Crime Reduction: In 1996, I was robbed 3 times in 4 months by young people who had guns but not jobs. I started carrying two billfolds, one for my job and one for the jobless. Do you think the world would be safer if employment was shared so that young people were allowed to learn the work ethic and have meaningful jobs? Please don't think that I am soft on crime, especially hate crime. If you need someone to pull the switch, I'll do it. If you need a switch, I've got it.

Global trade deficit: Every American product on the world market carries an inflated price reflecting the added costs of our misemployment policies. These costs include higher tax, insurance, crime and interest rates. If we didn't have these added, unnecessary costs, we wouldn't be shipping so many jobs overseas. Would your career job and retirement be safer if U.S. products were more competitively priced without the added costs from misemployment policies? If you want job security, support a reduced workweek.

Productive Deflation: If American products on the world market decrease in price because we solve chronic systemic problems, the cost will also decrease at home. This is productive deflation in which the cost in time to buy something goes down because of specific and systemic productivity gains. What good is a dollar savings if the savings costs you two dollars elsewhere in your life? Would you like the cost of living (needed goods and services) to constantly go down in the universal, uninflatable currency: you time? Considering how the name and quantity of money is really moot, would you rather work ten minutes or one hour for a loaf of bread? Productive deflation lowers the cost of products in time regardless of the money amounts.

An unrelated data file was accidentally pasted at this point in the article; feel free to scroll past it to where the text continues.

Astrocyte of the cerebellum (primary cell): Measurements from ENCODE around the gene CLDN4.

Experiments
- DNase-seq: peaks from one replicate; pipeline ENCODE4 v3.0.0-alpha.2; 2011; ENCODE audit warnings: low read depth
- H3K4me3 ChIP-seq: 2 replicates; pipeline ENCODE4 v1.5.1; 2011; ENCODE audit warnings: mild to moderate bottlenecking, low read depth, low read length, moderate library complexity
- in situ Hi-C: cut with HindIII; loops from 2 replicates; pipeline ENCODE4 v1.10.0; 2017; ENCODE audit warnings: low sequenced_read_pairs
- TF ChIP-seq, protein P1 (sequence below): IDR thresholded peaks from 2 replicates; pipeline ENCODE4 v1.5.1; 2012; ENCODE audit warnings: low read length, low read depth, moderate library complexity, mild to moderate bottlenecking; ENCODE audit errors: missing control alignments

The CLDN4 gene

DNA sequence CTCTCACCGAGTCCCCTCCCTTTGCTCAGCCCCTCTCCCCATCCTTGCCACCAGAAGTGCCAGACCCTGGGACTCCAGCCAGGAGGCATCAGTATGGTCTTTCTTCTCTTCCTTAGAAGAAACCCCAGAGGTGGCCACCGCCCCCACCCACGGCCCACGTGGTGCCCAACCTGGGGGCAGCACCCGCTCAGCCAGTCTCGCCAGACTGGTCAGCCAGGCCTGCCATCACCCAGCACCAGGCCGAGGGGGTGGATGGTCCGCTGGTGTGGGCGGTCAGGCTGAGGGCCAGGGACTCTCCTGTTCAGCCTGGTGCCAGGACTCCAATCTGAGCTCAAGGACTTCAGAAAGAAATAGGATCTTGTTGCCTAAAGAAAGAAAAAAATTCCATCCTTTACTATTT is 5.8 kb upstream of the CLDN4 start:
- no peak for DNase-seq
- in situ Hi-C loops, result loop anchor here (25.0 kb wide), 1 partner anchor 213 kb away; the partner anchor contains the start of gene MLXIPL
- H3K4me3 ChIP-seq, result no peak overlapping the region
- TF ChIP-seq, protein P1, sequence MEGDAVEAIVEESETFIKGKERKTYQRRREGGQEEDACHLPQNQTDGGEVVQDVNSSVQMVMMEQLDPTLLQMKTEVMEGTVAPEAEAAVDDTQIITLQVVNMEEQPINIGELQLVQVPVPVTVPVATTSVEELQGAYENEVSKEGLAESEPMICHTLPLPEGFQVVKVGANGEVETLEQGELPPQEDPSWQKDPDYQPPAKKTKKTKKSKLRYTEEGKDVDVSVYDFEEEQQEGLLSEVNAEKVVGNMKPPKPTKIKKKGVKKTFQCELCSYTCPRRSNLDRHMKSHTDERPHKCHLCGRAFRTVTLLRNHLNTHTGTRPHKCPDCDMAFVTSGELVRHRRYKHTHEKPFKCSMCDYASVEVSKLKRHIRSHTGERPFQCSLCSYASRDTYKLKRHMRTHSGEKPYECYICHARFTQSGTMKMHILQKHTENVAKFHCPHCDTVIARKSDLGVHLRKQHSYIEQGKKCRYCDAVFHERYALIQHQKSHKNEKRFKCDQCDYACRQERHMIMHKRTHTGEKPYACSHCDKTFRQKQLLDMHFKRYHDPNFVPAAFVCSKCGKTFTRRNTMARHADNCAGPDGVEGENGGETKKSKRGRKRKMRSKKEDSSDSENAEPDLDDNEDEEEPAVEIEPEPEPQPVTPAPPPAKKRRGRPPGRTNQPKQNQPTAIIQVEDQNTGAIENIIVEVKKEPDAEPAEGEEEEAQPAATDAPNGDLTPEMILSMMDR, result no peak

National debt: How big is the National Debt? Five Trillion Dollars: $5,000,000,000,000! That's about $20,000 for each American alive today. (No problem, let me write a check.) What is the National Debt? The failure of habitual politicians to organize us to solve our problems. The number one problem is jobs. When we have a recession and rising unemployment, what do the politicians do? Jobs programs funded by deficit spending. Do you think the national debt would be less if the politicians had cut the workweek instead of using deficit spending to fund unemployment?  Every time politicians worry about their jobs, they legislate pork barrel jobs to keep the people back home happy and voting. To keep their jobs today they tax our children's and grandchildren's future. Nice gift. Nice legacy. I'm sure our kids like that!

Government reduction: We can cut government size by more than half. Where are we going to put the unemployed government workers? On tax-supported unemployment programs? Do you realize how many government programs have been created so as to have jobs for people? Should we reduce the workweek to absorb the civil servants discharged when we shrink government?